OPINION: Assembly should rethink budget cuts

Indiana public universities face losing $29 million in state funds.

Education is an investment, not an expenditure. When the Indiana General Assembly begins debate on the state's fiscal status today, it needs to keep that information in mind before deciding to make cuts in the education budget.

According to the Indianapolis Star, "state universities are targeted to lose $29 million in operating funds in 2002-'03 - about 2.7 percent of their operating budgets. Gov. Frank O'Bannon also would cut university building repair funds by $32 million."

To combat the deficit problem, O'Bannon is proposing, among other things, to increase the admission tax for the state's riverboat casinos. O'Bannon, however, is against allowing dockside gaming in which patrons can come and go from the boat as they please. This would increase the number of patrons to the casinos.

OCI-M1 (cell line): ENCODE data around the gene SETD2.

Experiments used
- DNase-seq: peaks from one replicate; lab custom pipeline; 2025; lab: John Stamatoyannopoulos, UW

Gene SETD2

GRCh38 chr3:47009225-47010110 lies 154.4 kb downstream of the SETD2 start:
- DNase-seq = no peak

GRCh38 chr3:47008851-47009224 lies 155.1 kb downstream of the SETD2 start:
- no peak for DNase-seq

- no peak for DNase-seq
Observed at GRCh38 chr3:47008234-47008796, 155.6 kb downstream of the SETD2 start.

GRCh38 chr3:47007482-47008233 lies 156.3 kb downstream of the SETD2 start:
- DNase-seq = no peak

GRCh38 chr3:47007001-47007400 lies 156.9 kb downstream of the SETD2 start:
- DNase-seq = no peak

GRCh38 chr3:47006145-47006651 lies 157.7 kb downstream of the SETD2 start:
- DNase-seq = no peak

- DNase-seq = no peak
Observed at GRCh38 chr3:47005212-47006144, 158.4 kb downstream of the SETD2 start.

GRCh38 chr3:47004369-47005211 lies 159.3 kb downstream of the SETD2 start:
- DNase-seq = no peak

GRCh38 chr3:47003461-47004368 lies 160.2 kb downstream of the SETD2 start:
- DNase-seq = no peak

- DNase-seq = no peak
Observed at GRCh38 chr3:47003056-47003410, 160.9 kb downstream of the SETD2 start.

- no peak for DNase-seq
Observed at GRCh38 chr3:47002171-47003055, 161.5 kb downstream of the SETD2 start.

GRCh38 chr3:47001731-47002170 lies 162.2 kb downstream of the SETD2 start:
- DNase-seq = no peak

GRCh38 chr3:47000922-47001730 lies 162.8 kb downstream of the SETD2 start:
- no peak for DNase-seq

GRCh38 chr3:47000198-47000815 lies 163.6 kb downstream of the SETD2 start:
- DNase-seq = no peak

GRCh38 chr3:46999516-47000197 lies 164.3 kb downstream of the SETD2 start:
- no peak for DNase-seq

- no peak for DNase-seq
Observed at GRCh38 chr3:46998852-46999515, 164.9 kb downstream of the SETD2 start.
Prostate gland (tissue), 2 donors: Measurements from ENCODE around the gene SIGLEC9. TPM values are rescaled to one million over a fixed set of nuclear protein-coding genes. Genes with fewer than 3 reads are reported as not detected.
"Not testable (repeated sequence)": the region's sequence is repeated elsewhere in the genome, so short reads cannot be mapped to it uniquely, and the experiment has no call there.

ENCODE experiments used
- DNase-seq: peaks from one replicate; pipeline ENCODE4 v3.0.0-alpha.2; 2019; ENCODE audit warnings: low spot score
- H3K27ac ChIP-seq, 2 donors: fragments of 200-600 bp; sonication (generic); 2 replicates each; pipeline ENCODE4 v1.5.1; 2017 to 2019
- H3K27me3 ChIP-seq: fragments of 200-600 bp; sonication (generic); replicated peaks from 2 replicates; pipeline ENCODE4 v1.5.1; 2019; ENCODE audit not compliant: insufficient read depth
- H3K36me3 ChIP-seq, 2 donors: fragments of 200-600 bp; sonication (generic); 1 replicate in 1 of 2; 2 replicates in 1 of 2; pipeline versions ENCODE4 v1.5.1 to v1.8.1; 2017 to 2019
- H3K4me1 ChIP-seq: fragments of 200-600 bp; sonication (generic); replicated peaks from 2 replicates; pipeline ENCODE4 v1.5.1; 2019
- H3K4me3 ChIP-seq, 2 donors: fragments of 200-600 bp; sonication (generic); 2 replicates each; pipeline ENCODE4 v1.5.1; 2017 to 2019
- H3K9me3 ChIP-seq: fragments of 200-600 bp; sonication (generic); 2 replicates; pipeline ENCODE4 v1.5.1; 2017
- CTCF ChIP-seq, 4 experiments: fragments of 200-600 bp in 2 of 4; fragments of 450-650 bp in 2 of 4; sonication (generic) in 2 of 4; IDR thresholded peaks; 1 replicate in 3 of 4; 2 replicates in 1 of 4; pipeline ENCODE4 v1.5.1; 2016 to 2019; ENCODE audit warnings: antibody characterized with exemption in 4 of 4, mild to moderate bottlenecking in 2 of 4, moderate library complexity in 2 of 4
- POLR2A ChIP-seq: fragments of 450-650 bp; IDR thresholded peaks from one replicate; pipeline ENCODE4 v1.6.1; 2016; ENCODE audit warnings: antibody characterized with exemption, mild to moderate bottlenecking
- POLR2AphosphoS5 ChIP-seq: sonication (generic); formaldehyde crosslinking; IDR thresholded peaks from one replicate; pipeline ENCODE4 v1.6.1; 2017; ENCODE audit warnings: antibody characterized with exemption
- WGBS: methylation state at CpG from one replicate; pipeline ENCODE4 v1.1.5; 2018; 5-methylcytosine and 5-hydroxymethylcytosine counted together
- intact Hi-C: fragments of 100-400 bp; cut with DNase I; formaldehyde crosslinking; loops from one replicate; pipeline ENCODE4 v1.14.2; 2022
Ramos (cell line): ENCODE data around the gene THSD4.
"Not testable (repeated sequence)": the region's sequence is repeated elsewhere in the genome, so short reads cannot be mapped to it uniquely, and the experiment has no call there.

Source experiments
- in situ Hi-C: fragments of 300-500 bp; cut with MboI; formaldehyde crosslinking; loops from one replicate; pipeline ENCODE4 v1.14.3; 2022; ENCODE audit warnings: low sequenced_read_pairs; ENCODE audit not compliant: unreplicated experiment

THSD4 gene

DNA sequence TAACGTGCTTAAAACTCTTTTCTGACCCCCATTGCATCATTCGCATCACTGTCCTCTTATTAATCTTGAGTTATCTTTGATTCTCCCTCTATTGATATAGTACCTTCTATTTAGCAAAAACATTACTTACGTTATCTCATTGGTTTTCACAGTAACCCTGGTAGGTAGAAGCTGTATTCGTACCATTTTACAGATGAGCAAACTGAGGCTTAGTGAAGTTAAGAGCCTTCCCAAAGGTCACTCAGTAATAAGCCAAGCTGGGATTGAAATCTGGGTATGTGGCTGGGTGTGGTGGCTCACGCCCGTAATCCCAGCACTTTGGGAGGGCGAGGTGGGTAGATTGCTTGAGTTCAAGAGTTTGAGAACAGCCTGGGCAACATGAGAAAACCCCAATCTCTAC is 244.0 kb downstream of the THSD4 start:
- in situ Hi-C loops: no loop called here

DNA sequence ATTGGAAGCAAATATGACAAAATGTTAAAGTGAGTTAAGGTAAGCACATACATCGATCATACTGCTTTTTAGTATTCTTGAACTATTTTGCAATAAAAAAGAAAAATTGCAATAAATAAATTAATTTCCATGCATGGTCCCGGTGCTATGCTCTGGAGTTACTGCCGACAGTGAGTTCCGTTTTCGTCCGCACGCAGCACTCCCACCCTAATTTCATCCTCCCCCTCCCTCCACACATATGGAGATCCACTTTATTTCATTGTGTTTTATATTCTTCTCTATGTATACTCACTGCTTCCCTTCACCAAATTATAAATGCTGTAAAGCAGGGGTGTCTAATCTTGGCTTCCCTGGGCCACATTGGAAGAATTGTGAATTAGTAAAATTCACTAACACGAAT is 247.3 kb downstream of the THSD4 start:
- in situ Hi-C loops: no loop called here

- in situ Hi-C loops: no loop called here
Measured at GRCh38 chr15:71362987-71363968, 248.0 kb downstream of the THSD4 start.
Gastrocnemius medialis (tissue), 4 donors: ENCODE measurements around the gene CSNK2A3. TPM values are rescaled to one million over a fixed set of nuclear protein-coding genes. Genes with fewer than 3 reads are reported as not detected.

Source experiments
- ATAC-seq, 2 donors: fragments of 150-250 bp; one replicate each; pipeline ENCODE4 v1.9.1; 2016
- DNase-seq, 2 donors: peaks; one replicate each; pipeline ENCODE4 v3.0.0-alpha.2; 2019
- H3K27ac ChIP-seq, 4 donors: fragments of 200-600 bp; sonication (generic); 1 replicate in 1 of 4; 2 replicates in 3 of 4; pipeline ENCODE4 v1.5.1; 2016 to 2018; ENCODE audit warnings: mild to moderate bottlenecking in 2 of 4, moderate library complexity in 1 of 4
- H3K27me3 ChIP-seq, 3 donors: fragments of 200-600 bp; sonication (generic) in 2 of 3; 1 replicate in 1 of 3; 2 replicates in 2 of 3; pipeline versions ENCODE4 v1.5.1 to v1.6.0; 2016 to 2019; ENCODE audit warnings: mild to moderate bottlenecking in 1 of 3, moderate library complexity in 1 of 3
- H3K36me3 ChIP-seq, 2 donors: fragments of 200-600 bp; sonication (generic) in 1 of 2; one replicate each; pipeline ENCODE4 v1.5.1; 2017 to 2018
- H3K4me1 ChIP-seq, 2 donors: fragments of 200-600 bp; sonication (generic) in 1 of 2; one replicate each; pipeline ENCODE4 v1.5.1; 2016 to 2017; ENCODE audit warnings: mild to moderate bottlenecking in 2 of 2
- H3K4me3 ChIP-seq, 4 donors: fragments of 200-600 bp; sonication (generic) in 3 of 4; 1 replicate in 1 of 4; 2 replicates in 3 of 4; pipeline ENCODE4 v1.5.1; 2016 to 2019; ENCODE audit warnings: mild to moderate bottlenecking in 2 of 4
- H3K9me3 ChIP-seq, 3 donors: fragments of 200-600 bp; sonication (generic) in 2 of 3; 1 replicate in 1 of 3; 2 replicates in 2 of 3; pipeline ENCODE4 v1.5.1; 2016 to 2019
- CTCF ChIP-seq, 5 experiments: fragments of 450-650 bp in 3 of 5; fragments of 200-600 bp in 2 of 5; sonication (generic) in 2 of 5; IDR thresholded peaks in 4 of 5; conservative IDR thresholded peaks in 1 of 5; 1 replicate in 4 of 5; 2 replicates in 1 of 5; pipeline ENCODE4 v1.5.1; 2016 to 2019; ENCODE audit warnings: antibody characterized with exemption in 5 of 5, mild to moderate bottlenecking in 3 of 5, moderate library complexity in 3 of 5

According to a proposal from the Indiana Casino Association in January 2001, the state would greatly benefit from dockside gaming.

"If the General Assembly passes dockside gaming, Indiana could have an additional $328.5 million in additional gaming and admission tax revenues for the upcoming budget cycle," said Casino Association Chairman Joe Domenico, of Harrah's. "I've heard of no other proposal that comes close to providing that kind of desperately needed revenue for the state."

O'Bannon needs to either get on or get off the boat. If he supports a tax increase for admission to casino boats, why not make admission to the boats more flexible?

Dockside gaming needs to be a heavily considered option before cutting much needed funding to improve Indiana's educational system.


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